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Flying through time With hyperlapseFlying through time With hyperlapse

Amazing special photo and video effects can be accomplished from most any droneAmazing special photo and video effects can be accomplished from most any drone

Learn how you can create beautiful and compelling motion time-lapse photography from your own drone.

Shooting hyperlapse images involves a consistent series of well-timed shots while slowly moving in one direction. Photo by Kelly Managhan.

Take it up a notch

There are many reasons to get into flying drones. The love of flying and controlling an untethered aircraft is surely exhilarating, and the novelty of being on the cutting edge of new technology is always fun. But like many, many others, the allure of exploring aerial photography and videography has been the thing that makes our eyes widen and our imagination soar.

What was thought to be out of reach for us just a few years ago has turned into a powerhouse of capability as the advancements in aircraft, and their cameras in particular, surge ahead.

We have all been dazzled by so many shots online or in films and TV of those sweeping landscapes or gorgeous bird’s-eye views of just about anything you can imagine. But what’s next? How else can you add exciting new twists to these shots to keep it interesting?

What’s hyperlapse anyway?

OK, you’ve seen time-lapse photography before. Clouds rolling and tumbling swiftly across a pale blue sky... headlamps on cars flickering as they skitter along busy staccato highways below.

Most times, you see these clips taken from a static, or unmoving, camera position. As cool as they are, now imagine how much more dynamic the scene would be if the eye could slowly fly forward over the same scene. The movement would still flash by in a time-bending show; however, you would be immersed even further with the added dimension of motion pulling you ahead into the scene.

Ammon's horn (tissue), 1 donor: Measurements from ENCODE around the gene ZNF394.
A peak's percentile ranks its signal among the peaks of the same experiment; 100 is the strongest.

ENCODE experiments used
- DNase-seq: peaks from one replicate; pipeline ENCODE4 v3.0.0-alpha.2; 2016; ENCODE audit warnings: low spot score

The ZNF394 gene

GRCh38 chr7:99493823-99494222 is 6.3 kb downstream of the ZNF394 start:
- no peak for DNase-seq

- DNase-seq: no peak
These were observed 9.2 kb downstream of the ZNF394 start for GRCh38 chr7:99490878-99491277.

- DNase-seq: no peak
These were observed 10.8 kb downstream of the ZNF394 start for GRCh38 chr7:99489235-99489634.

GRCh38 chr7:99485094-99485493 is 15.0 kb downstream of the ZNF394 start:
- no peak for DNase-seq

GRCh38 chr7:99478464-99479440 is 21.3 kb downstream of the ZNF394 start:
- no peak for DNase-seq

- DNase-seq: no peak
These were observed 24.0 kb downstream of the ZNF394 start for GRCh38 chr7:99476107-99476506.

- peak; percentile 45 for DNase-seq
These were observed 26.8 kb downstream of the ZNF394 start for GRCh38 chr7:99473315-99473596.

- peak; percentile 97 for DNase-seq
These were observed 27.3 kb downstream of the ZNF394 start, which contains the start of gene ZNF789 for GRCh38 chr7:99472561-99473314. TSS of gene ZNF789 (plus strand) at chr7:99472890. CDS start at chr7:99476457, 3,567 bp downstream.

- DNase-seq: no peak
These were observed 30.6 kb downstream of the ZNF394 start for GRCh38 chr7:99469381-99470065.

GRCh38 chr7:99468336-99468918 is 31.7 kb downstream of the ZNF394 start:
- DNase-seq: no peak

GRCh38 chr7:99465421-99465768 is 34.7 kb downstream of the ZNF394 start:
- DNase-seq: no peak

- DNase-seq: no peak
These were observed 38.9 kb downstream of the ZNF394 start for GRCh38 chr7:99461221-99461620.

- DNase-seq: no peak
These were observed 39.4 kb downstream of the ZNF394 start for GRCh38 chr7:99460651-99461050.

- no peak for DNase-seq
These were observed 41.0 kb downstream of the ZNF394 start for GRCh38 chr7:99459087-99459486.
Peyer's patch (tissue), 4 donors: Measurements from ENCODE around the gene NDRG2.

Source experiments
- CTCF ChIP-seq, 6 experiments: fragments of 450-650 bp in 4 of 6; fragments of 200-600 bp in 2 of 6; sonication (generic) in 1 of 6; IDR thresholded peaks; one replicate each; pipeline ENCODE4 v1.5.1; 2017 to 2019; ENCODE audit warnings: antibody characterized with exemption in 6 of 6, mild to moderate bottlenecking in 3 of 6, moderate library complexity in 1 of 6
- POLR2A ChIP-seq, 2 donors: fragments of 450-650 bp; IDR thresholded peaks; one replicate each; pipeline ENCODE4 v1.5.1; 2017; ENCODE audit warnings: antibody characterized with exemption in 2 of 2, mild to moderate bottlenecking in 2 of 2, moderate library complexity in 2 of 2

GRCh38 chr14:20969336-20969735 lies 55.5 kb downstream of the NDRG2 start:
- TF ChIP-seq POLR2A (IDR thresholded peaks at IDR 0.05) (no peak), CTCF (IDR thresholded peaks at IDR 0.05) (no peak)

This is hyperlapse.

The easy way

Drone manufacturers such as DJI, Autel, and others realize that the same old aerial views can get boring, no matter how beautiful the subject. You can only look at so many sunsets or landscapes, or urban shots from 100 feet, before they start to look the same. The answer comes back to adding some creativity into the mix.

The thing is, flying in intricate patterns while controlling camera movements and settings can be a little daunting for those new to the game, or even with moderate experience. You have a lot going on at all times, so anything to make it a little easier to get a cool effect should be welcome, right?

Many drone models now offer "intelligent" flight modes, such as hyperlapse, to give you a result that looks like a seasoned pro took the shot. A few taps in your settings and the drone does the work for you. Depending on which drone you fly that has this feature, it will walk you through the rendering process in a few steps and there you go.

Hyperlapse like a pro

The built-in hyperlapse tools will absolutely do a good job for you, and they are also a great way to get a feel and understanding of how to set up shots and flight patterns, as well as a good sense of the whole thing in general. But when you are ready to take even more control you will need to apply a bit more effort—but the results will be the reward.